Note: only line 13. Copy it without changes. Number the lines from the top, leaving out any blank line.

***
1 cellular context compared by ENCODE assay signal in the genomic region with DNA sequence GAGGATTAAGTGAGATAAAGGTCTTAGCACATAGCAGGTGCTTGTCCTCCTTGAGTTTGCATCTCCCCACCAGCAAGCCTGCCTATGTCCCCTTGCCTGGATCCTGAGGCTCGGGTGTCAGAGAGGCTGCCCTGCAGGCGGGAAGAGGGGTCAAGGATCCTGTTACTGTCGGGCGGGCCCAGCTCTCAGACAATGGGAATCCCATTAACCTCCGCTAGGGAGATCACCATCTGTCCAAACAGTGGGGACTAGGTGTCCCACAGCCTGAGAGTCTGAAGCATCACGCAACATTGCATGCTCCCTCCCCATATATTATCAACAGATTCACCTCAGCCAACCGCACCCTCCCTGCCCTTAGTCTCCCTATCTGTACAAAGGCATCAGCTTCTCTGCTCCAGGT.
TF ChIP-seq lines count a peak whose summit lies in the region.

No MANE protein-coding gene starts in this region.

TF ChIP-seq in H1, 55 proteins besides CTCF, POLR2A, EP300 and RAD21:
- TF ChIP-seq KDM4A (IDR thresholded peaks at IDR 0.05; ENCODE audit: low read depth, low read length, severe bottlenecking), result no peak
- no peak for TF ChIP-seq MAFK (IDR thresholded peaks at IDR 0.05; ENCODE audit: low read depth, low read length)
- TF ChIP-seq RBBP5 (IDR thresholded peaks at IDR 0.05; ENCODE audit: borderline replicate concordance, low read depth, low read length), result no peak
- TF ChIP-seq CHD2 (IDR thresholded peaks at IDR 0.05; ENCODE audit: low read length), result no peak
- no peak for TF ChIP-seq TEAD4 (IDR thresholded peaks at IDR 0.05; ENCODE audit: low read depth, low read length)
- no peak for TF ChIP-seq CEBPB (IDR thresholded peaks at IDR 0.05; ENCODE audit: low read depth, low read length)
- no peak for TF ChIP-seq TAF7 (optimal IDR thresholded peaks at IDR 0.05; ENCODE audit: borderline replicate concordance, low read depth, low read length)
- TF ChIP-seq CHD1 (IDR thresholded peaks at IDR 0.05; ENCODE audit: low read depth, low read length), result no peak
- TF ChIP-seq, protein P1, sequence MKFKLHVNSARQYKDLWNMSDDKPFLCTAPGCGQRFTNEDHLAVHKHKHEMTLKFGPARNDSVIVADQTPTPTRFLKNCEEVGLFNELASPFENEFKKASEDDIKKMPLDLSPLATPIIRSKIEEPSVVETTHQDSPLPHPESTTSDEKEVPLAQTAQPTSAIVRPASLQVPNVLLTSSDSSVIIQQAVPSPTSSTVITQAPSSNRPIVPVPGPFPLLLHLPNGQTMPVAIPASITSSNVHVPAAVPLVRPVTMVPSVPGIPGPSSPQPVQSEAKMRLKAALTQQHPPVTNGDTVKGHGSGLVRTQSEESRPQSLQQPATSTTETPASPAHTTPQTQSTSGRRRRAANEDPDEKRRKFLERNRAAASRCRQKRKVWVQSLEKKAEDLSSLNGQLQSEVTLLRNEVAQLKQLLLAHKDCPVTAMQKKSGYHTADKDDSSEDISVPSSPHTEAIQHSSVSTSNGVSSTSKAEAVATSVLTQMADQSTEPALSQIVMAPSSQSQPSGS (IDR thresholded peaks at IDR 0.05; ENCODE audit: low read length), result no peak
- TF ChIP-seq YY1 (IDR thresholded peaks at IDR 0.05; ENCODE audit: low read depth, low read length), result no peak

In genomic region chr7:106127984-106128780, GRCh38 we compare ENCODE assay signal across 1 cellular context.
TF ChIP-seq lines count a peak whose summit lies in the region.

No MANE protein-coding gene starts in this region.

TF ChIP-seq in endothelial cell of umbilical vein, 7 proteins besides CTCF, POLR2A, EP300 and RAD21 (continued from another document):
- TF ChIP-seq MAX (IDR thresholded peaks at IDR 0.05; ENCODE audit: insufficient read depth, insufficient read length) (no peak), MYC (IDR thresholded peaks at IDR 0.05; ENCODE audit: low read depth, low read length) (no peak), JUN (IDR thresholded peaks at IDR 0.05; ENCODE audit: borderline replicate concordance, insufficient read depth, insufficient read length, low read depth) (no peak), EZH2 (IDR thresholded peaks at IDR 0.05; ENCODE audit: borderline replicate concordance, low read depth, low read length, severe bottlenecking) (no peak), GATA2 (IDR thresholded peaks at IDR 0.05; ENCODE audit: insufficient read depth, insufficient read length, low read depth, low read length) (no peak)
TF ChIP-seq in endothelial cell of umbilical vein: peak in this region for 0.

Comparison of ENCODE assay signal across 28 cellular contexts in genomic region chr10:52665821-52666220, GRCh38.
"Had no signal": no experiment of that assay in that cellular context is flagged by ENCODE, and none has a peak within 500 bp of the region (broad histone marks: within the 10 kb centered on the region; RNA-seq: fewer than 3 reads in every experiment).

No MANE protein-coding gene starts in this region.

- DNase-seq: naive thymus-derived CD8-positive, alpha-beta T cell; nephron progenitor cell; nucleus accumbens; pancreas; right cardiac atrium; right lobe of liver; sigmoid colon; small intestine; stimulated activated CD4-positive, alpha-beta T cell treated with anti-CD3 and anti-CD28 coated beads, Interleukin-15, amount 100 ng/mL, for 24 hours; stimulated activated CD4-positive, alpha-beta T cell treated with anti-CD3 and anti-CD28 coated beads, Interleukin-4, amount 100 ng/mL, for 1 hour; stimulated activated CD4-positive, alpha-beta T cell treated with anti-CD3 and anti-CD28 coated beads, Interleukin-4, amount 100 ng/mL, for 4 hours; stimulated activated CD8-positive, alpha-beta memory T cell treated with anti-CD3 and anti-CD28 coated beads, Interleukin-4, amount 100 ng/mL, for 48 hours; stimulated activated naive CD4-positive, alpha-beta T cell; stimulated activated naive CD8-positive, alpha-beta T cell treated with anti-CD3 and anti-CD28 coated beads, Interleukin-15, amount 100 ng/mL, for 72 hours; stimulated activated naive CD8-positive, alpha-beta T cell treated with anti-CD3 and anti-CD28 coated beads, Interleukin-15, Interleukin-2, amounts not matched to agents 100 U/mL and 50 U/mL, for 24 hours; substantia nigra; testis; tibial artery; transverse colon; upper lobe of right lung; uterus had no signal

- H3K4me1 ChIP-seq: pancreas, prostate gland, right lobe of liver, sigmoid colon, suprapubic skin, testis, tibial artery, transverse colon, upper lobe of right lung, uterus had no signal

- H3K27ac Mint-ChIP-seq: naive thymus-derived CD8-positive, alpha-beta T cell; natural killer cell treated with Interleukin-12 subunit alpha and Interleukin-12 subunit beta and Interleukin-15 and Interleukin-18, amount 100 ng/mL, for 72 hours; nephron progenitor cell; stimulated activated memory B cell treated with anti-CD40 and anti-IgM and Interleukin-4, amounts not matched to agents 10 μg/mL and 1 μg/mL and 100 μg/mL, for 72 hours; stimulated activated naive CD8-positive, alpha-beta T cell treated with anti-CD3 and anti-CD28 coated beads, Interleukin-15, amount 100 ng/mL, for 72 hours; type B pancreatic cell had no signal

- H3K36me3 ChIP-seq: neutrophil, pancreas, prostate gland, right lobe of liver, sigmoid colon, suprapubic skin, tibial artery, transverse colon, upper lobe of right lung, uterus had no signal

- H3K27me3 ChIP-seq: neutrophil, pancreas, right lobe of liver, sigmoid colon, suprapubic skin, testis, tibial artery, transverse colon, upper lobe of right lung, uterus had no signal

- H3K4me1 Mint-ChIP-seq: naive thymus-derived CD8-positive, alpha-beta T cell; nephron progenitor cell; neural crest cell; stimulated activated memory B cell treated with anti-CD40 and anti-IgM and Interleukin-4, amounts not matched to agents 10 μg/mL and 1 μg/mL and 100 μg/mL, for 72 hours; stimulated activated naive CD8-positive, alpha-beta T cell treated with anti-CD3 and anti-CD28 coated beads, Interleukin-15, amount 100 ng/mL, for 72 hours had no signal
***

- TF ChIP-seq, protein P1, sequence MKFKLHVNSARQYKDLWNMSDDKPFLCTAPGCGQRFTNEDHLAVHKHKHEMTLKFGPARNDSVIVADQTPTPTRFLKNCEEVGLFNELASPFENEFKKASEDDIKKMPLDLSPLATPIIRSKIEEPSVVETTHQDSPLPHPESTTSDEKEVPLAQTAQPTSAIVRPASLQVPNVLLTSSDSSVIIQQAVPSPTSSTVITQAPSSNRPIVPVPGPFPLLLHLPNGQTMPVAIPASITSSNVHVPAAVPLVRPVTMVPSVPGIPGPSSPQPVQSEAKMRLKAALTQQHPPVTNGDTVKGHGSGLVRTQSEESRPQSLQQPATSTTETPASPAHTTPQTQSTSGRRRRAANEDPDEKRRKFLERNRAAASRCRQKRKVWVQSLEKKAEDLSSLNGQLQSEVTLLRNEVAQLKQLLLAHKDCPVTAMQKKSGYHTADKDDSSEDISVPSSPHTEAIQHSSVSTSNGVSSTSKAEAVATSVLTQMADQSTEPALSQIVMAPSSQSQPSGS (IDR thresholded peaks at IDR 0.05; ENCODE audit: low read length), result no peak